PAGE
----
Microfinance programs provide small loans, usually to individuals with lower incomes, to start or expand a small business. In the United States, microfinance is often part of a microenterprise program. Such programs provide loans and educational resources, such as business development training and other technical assistance, to smaller businesses, sometimes called microbusinesses, with fewer than five to ten employees1, 2, 3. Programs are often focused on entrepreneurs with low incomes who experience barriers to traditional lending2. Businesses with fewer than 50 employees make up the largest share of total employment globally3.
Expected Beneficial Outcomes (Rated)
Reduce material hardship
Increased asset accumulation
Increased business assets
Evidence of Effectiveness
Microfinance and microenterprise development programs are a suggested strategy to build business and personal assets1 and reduce material hardship among entrepreneurs with low incomes in the US4. However, more research is needed to determine whether microfinance and microenterprise programs can significantly increase individual income4 and whether individual or group-lending models are most effective in the US2.
Available evidence suggests microfinance group lending may reduce material hardship4 and improve credit scores4, 5. However, evidence on income is mixed, with one study of a microfinance program, Grameen America, finding no impact on individual incomes at 18 months and modest increases at 36 months, with the highest net incomes among women operating a business while also working a wage-based job4, 6. The authors suggest that wage-based jobs paid more than women’s businesses, and that women’s businesses alone did not generate enough income to support their households, although some women intended their businesses to be a source of supplemental income4. Another study of a microenterprise program demonstrated increases in individual income5. Results from the study of Grameen America suggest participation may also increase women’s credit scores, nonretirement saving, business ownership and earnings, and improve well-being4, 6. A study of a refugee resettlement agency’s microenterprise program in the southern US suggests participation increases individuals’ income and self-sufficiency and also provides space for social interaction and support; clients started individual or family-owned businesses, and included women and men, many with previous knowledge or experience5.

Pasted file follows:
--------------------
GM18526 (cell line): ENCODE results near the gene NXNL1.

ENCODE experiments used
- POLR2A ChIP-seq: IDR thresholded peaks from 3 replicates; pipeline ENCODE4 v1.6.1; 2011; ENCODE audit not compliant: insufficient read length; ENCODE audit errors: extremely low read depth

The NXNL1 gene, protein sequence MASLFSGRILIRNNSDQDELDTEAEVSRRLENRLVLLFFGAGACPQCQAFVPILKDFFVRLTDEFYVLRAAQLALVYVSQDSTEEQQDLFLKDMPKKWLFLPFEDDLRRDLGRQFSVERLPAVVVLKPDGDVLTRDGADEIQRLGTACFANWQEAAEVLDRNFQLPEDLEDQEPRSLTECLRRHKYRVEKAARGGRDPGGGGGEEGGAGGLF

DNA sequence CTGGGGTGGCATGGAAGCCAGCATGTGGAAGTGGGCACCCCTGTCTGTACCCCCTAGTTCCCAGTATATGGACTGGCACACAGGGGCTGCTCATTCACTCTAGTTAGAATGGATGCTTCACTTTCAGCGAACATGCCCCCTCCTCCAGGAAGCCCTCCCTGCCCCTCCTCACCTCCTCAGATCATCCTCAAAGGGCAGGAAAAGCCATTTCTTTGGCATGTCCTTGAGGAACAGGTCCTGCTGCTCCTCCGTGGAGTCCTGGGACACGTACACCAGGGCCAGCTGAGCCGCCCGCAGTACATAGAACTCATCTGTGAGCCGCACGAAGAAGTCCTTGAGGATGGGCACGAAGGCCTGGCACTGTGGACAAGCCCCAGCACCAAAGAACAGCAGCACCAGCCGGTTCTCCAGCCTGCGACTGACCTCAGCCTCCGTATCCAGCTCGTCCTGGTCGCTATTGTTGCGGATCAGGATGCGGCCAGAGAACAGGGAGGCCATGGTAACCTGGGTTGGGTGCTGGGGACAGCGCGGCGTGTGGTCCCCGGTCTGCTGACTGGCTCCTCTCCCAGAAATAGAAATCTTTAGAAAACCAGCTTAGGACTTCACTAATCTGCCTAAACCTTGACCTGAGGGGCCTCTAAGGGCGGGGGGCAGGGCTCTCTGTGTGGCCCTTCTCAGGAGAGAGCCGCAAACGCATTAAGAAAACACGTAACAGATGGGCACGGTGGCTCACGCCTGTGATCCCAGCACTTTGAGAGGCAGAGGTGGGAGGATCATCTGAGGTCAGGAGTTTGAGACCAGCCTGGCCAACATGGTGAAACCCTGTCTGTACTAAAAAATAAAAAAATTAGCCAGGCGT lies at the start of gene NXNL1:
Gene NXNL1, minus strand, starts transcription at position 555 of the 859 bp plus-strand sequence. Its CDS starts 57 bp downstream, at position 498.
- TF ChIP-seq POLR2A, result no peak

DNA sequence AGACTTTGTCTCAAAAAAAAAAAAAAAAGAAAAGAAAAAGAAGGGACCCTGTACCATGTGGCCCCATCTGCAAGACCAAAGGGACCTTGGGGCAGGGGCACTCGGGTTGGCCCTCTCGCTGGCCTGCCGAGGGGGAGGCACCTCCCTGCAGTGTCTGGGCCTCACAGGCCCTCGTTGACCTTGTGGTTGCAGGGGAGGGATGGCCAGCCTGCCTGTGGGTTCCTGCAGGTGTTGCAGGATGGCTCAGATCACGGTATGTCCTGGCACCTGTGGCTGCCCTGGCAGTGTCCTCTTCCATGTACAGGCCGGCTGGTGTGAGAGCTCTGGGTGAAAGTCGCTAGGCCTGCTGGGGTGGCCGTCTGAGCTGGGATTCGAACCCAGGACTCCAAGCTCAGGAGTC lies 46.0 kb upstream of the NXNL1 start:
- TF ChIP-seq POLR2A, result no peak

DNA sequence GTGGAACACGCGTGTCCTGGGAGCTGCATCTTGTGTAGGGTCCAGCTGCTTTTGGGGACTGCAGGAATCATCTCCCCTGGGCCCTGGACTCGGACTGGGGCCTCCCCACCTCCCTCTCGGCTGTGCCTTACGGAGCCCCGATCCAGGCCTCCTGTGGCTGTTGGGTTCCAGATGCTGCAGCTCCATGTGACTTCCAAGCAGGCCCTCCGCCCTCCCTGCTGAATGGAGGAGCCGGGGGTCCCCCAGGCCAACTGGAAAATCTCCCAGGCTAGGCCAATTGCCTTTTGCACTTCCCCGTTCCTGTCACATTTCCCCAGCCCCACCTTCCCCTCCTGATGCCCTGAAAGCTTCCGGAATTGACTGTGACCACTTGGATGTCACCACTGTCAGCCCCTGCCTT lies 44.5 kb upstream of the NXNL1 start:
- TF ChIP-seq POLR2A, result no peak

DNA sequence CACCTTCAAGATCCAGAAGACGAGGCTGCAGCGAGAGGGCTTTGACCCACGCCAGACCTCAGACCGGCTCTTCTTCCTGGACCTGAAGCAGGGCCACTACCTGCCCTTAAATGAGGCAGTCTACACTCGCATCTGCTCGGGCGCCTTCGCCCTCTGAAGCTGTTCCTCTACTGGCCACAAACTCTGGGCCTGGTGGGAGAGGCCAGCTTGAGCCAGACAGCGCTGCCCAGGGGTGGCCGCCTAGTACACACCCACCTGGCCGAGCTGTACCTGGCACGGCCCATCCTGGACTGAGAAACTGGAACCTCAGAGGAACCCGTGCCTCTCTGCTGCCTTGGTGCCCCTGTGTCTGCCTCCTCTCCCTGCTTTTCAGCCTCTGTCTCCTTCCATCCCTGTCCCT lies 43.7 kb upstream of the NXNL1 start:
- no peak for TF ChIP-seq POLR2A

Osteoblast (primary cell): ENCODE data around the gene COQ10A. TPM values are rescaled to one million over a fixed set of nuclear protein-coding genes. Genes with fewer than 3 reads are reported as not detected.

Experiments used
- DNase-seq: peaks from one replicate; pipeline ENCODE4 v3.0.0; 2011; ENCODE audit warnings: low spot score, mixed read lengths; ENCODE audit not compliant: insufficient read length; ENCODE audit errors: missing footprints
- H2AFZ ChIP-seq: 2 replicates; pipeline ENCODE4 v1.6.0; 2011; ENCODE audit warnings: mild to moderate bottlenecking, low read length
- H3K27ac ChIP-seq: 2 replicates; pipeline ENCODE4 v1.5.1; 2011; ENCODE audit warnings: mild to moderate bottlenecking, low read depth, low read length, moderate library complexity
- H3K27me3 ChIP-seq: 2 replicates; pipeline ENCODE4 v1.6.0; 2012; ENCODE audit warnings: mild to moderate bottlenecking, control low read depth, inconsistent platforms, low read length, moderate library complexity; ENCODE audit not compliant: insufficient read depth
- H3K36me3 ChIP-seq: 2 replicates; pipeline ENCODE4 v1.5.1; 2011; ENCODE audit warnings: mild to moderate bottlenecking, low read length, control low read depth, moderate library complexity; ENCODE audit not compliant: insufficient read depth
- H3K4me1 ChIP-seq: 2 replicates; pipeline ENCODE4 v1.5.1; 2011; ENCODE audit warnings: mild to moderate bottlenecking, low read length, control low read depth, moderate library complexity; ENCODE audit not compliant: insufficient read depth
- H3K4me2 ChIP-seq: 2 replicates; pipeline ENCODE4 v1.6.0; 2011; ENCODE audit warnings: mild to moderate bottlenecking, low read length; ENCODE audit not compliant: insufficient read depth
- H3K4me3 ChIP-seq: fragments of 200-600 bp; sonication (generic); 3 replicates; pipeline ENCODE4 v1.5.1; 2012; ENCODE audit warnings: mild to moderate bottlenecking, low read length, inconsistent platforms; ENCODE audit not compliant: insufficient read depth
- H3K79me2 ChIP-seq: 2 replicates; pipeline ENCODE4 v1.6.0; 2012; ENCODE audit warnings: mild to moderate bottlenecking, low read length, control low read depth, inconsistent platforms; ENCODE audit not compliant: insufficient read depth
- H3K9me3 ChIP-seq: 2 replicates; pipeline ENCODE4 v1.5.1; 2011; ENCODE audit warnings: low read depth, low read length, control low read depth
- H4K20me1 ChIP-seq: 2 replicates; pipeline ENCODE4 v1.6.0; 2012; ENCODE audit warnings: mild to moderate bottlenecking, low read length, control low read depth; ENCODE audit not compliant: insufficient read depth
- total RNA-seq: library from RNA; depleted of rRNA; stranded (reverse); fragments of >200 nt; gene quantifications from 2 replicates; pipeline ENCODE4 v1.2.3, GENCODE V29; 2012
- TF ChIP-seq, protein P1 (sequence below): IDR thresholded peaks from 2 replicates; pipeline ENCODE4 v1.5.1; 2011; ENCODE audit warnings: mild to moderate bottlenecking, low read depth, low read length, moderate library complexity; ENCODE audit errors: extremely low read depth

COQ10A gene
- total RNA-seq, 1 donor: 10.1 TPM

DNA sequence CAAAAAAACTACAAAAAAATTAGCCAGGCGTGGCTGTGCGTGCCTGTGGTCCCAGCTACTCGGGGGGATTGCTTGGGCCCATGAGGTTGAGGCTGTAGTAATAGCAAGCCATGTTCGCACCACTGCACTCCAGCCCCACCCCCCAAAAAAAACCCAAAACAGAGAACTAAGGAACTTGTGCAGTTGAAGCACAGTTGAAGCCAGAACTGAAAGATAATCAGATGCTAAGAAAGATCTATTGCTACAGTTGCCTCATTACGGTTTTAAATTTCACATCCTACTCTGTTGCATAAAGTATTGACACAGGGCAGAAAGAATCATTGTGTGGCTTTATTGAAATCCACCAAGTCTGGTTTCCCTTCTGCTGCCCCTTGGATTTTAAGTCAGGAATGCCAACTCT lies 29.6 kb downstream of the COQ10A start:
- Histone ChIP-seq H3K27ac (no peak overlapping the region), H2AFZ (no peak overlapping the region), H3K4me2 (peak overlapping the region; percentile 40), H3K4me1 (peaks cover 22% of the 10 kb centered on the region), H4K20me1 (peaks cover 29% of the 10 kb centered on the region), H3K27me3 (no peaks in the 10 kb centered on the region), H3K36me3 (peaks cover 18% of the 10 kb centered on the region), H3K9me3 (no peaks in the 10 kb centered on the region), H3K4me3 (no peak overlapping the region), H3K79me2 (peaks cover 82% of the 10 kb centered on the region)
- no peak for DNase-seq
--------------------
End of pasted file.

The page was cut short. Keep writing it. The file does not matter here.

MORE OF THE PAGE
A study based in Washington, DC suggests that programs which use a ‘social collateral’ lending model and have less stringent requirements for credit scores, business plans, and mandatory training can still increase access to credit among groups likely to experience barriers, such as immigrant entrepreneurs7. For programs working with immigrants, recommended best practices include offering culturally and linguistically appropriate services, and collaborating with local universities, law clinics, nonprofits, and earlier cohorts to mentor participants and promote businesses5.
More research is needed into the health effects of different lending models, with experts noting that US programs often use individual lending but that group lending may offer beneficial social support2.